Tag Archives: cancer

Meat and Cancer

An announcement that processed and red meat increase your risk of cancer is all over the news today. The International Agency on Cancer Research (IACR) – a part of the World health Organization – is the source of this news. They released a statement saying that consumption of processed meats increases the risk of colorectal cancer by 18%. According to the statement, red meat is “probably carcinogenic” based on “limited evidence” that consumption causes colorectal, pancreatic, and prostate cancer.

As a nutrition professional, this statement bothers me a bit.

First, the statement doesn’t adequately put the risk in context. What does 18% risk increase mean? It is kind of a confusing statistic, because it is talking about “relative risk”, meaning your risk compared to another group of people.

One article I read broke it down to some actual numbers based on colorectal cancer rates in the United Kingdom, which I think is a helpful way of looking at it. In the group of people who eat the least amount of processed meat, 56 out of 1000 people would get colorectal cancer. Compare that to the group who consume the most processed meat: 66 out of 1000 people get colorectal cancer.

On the same vein, this is not in context compared with other known carcinogens. In the IARC’s classification system, processed meat is classified the same as tobacco. This means that the evidence is as strong for both BUT the actual increase in risk is different. The evidence shows that 18% of colorectal cancers are caused by processed meat compared to 86% of lung cancers being caused by tobacco. That’s a pretty big difference.

Second, did any of use think we should really eat a lot of processed meat or red meat? I think almost everyone knows they should avoid overconsumption of either food for health reasons beyond cancer risk.

Third, this overlooks any nutrition benefits of red meat. Protein and well-absorbed iron are among the health benefits of consuming red meat in moderation.

The take aways are the same as always. Consume foods in moderation, not to excess.  Don’t be overly swayed by large declarations about health in the news.

As always, happy eating!

Have any nutrition questions? Need help with meal planning or a special dietary need? Send your questions to me at kimberlykmarsh(at)gmail(dot)com, and I will answer them in upcoming posts!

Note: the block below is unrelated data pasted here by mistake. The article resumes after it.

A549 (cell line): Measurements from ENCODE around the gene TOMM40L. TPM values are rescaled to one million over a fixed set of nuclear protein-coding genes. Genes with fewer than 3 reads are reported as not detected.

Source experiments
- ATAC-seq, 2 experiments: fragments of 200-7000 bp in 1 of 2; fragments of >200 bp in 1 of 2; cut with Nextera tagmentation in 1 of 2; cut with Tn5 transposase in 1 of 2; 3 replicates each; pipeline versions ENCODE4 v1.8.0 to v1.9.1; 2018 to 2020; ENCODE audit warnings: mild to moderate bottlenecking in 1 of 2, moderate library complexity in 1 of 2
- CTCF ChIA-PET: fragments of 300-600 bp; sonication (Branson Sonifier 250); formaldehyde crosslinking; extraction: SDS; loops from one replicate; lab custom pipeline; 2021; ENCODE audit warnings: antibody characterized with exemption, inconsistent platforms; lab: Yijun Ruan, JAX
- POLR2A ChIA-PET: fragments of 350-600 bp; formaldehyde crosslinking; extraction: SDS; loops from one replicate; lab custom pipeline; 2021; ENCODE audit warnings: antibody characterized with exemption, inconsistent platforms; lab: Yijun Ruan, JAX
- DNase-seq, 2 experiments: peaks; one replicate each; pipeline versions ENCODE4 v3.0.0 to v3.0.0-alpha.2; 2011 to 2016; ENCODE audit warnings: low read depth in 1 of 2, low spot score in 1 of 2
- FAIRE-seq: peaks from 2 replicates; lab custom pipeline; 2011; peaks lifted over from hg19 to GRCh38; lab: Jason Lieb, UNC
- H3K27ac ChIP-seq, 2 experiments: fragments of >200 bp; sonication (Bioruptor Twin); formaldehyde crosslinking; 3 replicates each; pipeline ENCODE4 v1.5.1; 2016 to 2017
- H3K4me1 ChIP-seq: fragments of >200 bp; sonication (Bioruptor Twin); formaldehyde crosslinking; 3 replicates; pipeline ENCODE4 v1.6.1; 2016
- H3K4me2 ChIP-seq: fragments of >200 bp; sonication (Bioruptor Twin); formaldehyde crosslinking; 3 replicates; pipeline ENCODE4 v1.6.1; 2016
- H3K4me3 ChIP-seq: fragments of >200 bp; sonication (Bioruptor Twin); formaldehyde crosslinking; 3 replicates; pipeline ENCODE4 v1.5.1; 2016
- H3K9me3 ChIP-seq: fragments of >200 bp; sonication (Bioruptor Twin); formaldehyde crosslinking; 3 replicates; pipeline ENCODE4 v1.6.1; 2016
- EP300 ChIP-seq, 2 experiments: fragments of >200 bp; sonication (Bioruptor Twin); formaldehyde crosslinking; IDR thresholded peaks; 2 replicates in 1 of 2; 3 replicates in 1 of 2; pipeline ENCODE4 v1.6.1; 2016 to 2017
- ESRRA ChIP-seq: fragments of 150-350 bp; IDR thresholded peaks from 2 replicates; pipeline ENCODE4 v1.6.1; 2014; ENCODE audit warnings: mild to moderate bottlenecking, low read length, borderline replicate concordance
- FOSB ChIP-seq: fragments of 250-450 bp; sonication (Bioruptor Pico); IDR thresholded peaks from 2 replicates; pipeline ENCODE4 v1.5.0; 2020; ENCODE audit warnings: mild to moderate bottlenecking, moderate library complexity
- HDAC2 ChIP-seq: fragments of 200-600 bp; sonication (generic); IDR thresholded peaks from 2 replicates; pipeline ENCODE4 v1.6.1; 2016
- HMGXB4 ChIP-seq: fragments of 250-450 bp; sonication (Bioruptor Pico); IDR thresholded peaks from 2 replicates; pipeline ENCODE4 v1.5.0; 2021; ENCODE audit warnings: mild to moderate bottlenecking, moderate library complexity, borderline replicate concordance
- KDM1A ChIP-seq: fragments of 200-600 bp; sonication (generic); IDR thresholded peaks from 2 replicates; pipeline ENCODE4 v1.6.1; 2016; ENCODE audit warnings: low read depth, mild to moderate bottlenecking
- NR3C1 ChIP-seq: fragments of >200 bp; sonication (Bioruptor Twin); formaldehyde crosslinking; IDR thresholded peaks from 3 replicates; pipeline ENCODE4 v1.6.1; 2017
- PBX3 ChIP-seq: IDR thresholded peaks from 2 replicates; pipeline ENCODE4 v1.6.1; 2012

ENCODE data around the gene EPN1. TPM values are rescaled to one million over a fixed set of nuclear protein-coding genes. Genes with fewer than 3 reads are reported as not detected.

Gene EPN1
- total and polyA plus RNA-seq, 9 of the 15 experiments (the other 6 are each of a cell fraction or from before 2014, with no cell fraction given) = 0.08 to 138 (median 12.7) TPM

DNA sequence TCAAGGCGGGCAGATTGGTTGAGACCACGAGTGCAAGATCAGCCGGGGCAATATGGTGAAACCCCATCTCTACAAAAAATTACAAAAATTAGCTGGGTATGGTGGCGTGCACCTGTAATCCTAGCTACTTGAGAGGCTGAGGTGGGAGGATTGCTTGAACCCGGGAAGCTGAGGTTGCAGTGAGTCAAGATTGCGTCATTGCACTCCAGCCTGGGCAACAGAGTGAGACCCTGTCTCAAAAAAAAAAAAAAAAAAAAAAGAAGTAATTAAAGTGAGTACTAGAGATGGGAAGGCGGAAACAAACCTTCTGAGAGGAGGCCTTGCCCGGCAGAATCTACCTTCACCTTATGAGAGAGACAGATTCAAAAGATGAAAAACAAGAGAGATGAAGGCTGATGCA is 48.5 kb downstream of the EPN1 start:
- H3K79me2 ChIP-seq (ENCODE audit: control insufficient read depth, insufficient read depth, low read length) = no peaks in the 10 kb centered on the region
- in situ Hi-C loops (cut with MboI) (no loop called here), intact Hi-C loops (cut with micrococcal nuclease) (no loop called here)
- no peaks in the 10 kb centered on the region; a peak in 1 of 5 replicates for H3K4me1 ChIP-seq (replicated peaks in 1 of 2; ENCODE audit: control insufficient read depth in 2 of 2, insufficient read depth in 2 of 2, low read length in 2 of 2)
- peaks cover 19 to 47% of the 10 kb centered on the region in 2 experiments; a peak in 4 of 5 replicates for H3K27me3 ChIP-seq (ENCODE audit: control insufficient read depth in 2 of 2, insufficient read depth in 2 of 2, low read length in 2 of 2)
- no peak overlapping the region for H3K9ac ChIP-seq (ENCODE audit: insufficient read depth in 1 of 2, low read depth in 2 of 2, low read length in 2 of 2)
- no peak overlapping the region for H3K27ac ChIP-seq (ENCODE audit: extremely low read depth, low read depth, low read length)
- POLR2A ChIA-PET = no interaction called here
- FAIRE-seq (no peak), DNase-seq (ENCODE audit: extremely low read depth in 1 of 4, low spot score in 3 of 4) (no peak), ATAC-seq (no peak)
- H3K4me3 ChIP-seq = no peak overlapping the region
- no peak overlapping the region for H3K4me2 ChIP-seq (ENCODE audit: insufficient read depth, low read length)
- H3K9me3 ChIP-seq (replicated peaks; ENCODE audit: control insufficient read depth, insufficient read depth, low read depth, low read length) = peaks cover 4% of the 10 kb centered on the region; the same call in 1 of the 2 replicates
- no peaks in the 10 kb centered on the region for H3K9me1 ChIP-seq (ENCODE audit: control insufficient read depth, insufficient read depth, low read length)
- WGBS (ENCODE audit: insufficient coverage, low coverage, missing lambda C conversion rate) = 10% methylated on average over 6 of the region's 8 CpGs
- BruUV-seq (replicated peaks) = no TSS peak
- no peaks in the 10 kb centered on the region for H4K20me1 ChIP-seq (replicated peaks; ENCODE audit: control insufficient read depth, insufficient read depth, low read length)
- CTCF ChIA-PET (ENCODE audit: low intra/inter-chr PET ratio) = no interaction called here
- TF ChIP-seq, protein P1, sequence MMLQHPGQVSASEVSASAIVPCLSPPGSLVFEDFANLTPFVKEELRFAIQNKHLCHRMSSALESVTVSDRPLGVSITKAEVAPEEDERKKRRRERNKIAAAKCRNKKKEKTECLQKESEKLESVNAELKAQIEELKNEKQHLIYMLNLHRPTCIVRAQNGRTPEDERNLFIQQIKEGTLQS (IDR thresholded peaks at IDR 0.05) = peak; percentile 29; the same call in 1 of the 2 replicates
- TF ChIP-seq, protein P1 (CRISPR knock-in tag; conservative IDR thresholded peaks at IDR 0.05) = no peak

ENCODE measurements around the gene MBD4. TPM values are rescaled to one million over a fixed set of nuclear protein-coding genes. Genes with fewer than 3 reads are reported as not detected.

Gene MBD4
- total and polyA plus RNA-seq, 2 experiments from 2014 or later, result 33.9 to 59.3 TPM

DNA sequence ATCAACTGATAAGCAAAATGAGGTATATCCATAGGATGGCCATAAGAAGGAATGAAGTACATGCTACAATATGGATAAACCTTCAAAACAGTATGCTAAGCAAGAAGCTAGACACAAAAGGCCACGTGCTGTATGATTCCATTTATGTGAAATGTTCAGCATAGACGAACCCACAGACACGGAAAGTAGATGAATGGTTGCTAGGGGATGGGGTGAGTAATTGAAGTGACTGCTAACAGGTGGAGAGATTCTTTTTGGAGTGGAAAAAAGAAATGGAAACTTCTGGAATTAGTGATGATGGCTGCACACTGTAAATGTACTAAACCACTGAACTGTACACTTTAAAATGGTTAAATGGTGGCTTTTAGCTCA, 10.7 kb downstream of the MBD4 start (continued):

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Q&A: Food Dyes

Question:  What’s the big deal about food dyes?  Are food dyes really bad for you?  What is the harm in eating them?

Answer:  Thanks for the question.  Food dyes have been a hot topic in recent years, and it can be hard to sort fact from fiction.  As I mentioned recently, General Mills is removing food dyes from their cereal products (read more here).

I think it is important to remember that any food dyes used in our food products have been approved for use by the FDA.  There are regulations for how to use these additives as well.

However, some suggest that food dyes pose risks for increasing hyperactivity in children, cancer, and allergies.  Are these concerns based in science?  Let’s look at each risk individually.

There is some research that shows that consumption of artificial food colors can increase behavioral problems in sensitive children.  It was originally thought children with ADHD would be sensitive, but other children may also show a sensitivity.  The responses seem to be very individual however, so general conclusions cannot be made for any large popluation group.

Artificial food dyes have been linked with cancer in animal studies only.  If there was strong evidence of a link, these ingredients would not be approved for use in our food supply.

A few people do exhibit allergic reactions to food dyes.  This is why it is mandated that these ingredients are labeled on all food products.  An ingredient being an allergen is not a reason to eliminate it from the food supply.  Much larger groups of people are allergic to gluten, milk, or peanuts, for example.  However, there are still food products containing these ingredients; the labels clearly indicate the contents to help those people.

There are strong movements in Europe and Great Britain to remove artificial food colors and replace them with natural based dyes.  There are petitions to the FDA and food companies about food dyes that you can join, should you desire.  Here is a link to one trying to remove them from M&M’s:  https://www.change.org/p/m-m-s-candies-stop-using-artificial-dyes-linked-to-hyperactivity